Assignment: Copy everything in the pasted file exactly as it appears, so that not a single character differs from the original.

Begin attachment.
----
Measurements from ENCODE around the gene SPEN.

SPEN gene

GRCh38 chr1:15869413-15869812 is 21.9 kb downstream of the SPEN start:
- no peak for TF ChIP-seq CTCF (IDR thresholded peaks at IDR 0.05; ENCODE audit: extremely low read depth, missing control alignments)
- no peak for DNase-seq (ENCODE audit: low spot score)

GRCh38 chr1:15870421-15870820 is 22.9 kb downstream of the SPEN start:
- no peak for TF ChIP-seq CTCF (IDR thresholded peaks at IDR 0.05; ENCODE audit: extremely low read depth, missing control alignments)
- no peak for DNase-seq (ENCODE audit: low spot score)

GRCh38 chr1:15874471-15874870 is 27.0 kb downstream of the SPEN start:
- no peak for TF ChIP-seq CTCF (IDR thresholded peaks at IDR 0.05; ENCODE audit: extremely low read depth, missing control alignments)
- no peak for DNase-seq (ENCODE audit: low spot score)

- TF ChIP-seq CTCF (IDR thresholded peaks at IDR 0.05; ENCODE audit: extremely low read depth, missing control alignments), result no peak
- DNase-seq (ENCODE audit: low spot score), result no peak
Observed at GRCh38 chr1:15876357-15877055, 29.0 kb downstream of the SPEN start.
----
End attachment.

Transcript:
Measurements from ENCODE around the gene SPEN.

SPEN gene

GRCh38 chr1:15869413-15869812 is 21.9 kb downstream of the SPEN start:
- no peak for TF ChIP-seq CTCF (IDR thresholded peaks at IDR 0.05; ENCODE audit: extremely low read depth, missing control alignments)
- no peak for DNase-seq (ENCODE audit: low spot score)

GRCh38 chr1:15870421-15870820 is 22.9 kb downstream of the SPEN start:
- no peak for TF ChIP-seq CTCF (IDR thresholded peaks at IDR 0.05; ENCODE audit: extremely low read depth, missing control alignments)
- no peak for DNase-seq (ENCODE audit: low spot score)

GRCh38 chr1:15874471-15874870 is 27.0 kb downstream of the SPEN start:
- no peak for TF ChIP-seq CTCF (IDR thresholded peaks at IDR 0.05; ENCODE audit: extremely low read depth, missing control alignments)
- no peak for DNase-seq (ENCODE audit: low spot score)

- TF ChIP-seq CTCF (IDR thresholded peaks at IDR 0.05; ENCODE audit: extremely low read depth, missing control alignments), result no peak
- DNase-seq (ENCODE audit: low spot score), result no peak
Observed at GRCh38 chr1:15876357-15877055, 29.0 kb downstream of the SPEN start.